Vaccination is the most important public health strategy for protection from serious illnesses such as whooping cough and polio. But this strategy relies on having an ample stockpile. Researchers have found that how these stockpiles are built and deployed has different implications for public health.
A creative version of a classic engineering technique may improve decisions about building and using supplies of important pediatric vaccines, potentially leading to lower public health costs and healthier children.

The United States maintains a six-month supply of common pediatric vaccines to ensure protection from deadly diseases, such as the flu, polio, and diphtheria, despite interruptions in vaccine production. The stockpiles must be replenished as the vaccines are used or expire, and, because the manufacture of vaccines is a laborious and unreliable process, health officials must place orders for new vaccines up to a year in advance.

Scientists at the University of Illinois at Urbana-Champaign (UIUC) and the Rochester Institute of Technology (RIT) have developed a mathematical framework to better understand the implications of vaccine stockpile levels through evidence-based engineering principles. Industrial engineers Sheldon Jacobson of UIUC and Ruben ProaƱo of RIT, who specialize in operations research, and Janet Jokela, a specialist in public health and infectious diseases at UIUC, published this work in the online edition of the November 2010 Journal of Industrial and Management Optimization.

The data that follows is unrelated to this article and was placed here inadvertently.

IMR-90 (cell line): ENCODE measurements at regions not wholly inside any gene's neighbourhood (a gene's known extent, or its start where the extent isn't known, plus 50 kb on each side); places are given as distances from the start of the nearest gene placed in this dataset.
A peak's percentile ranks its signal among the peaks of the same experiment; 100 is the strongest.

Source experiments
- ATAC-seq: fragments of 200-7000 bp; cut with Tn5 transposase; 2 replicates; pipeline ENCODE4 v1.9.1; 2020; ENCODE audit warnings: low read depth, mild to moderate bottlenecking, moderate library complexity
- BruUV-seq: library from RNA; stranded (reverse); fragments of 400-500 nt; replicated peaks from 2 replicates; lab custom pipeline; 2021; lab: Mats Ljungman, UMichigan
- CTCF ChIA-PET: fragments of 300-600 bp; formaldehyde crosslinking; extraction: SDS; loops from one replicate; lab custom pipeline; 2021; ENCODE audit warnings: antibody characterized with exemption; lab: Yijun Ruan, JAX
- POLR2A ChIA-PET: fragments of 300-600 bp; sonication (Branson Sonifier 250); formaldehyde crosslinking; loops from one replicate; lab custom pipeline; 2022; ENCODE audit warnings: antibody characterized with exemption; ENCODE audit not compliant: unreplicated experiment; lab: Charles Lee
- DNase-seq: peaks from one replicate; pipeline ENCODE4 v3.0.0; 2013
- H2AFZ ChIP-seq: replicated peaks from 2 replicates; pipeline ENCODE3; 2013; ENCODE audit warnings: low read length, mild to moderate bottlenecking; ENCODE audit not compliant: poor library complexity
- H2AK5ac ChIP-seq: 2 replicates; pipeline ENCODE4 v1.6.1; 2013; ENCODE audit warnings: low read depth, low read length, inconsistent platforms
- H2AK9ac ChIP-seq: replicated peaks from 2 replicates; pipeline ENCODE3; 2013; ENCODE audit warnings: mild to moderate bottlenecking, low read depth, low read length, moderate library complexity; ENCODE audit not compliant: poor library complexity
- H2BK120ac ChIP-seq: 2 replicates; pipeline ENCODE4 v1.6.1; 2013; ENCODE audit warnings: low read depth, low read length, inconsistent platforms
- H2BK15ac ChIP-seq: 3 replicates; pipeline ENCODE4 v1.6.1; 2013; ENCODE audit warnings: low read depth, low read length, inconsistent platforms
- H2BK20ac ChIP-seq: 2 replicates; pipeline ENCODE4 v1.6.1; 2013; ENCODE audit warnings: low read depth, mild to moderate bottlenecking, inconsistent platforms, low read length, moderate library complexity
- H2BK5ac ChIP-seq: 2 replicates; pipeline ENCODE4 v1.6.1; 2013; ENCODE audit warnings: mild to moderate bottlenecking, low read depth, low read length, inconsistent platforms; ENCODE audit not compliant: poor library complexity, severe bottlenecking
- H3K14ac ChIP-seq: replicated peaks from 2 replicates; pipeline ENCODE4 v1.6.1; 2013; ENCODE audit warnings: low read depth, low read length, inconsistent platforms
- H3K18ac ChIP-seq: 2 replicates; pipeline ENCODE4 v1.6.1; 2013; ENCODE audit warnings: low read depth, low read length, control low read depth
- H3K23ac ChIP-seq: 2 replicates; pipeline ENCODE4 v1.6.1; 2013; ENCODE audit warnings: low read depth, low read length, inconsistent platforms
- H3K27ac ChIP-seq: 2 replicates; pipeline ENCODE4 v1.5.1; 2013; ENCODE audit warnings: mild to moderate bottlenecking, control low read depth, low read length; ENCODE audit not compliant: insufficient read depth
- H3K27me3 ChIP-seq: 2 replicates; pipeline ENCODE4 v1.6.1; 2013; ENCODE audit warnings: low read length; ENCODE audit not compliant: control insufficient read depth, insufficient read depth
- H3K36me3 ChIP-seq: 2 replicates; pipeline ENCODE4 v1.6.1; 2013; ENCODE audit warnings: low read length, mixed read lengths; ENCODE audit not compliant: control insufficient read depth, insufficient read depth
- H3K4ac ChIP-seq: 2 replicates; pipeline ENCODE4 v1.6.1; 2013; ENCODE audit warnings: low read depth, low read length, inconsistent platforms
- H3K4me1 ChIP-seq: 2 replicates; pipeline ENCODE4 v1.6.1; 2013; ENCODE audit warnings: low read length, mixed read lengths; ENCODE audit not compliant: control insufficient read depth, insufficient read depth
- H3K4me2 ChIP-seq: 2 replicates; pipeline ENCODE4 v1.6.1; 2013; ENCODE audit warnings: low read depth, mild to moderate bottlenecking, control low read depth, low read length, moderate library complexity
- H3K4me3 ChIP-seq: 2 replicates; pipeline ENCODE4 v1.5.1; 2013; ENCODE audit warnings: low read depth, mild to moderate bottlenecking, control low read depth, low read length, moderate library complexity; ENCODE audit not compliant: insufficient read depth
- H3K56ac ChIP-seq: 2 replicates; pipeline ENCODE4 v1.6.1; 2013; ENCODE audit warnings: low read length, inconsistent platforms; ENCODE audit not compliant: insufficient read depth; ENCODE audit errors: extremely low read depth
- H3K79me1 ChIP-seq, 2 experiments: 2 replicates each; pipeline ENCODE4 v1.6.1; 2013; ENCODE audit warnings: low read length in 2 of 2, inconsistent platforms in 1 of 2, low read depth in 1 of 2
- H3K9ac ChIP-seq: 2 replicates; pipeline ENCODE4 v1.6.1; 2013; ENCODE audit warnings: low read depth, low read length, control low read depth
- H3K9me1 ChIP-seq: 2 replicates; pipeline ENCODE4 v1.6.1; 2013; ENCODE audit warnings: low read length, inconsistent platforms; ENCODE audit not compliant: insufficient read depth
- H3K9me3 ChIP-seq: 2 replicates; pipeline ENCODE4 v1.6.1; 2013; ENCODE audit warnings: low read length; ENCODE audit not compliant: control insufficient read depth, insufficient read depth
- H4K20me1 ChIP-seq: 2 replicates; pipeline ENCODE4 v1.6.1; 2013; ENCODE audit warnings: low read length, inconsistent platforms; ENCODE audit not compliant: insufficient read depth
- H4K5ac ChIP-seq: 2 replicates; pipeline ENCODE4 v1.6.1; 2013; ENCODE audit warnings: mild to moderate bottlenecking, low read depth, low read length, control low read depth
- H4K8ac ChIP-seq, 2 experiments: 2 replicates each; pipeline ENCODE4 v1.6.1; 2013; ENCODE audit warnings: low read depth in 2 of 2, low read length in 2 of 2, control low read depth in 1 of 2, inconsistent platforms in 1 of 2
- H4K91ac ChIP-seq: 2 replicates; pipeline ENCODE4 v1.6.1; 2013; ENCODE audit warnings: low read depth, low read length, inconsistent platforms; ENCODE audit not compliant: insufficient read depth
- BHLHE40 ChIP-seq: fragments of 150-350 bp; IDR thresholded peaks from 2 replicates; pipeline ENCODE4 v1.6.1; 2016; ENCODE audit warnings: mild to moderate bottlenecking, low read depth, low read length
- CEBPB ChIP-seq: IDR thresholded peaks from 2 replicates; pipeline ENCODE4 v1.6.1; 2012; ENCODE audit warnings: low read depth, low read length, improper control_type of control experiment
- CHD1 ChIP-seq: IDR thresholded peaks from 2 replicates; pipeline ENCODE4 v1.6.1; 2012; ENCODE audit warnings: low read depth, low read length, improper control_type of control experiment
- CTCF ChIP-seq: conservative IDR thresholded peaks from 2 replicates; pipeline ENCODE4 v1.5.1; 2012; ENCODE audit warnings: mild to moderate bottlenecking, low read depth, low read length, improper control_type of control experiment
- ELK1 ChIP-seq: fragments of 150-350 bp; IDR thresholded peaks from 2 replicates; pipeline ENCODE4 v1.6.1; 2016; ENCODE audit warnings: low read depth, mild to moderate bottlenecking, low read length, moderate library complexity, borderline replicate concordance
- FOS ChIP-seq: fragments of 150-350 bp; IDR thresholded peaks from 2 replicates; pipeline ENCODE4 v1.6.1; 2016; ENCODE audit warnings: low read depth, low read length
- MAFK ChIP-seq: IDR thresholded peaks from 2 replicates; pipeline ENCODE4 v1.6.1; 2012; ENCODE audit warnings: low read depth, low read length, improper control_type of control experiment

Deciding how a number of pediatric vaccine doses to order from year to year is no simple task. As per the researchers, "The decision must balance several objectives that sometimes conflict." These include: minimizing the impact of vaccine shortages, maintaining or increasing vaccine coverage, and minimizing vaccine costs (including costs from unused vaccine).........

Posted by: Mark      Read more         Source


September 11, 2010, 8:56 AM CT

Neural proteins linked to autism disorders

Neural proteins linked to autism disorders
An international team of scientists, led by scientists at the University of California, San Diego, has identified misfolding and other molecular anomalies in a key brain protein linked to autism spectrum disorders.

Palmer Taylor, associate vice chancellor for Health Sciences at UC San Diego and dean of the Skaggs School of Pharmacy and Pharmaceutical Sciences, and his colleagues report in the September 10 issue of the Journal of Biological Chemistry that misfolding of a protein called neuroligin-3, due to gene mutations, results in trafficking deficiencies that may lead to abnormal communications between neurons.

Genetic misfolding of neuroligins is thought to prevent normal formation and function of neuronal synapses. The gene mutation has been documented in patients with autism.

"It makes sense that there's a connection," said Taylor. "The neuroligins are involved in maintaining neuronal synapses and their malfunction is likely to affect a neurodevelopmental disease".

Neuroligins are post-synaptic proteins that help glue together neurons at synapses by connecting with pre-synaptic protein partners called neurexins. They are part of a larger family of alpha-beta-hydrolase fold proteins that includes a number of molecules with diverse catalytic, adhesion and secretory functions.........

Posted by: JoAnn      Read more         Source


September 7, 2010, 7:41 AM CT

Depression in the first year after child's birth

Depression in the first year after child's birth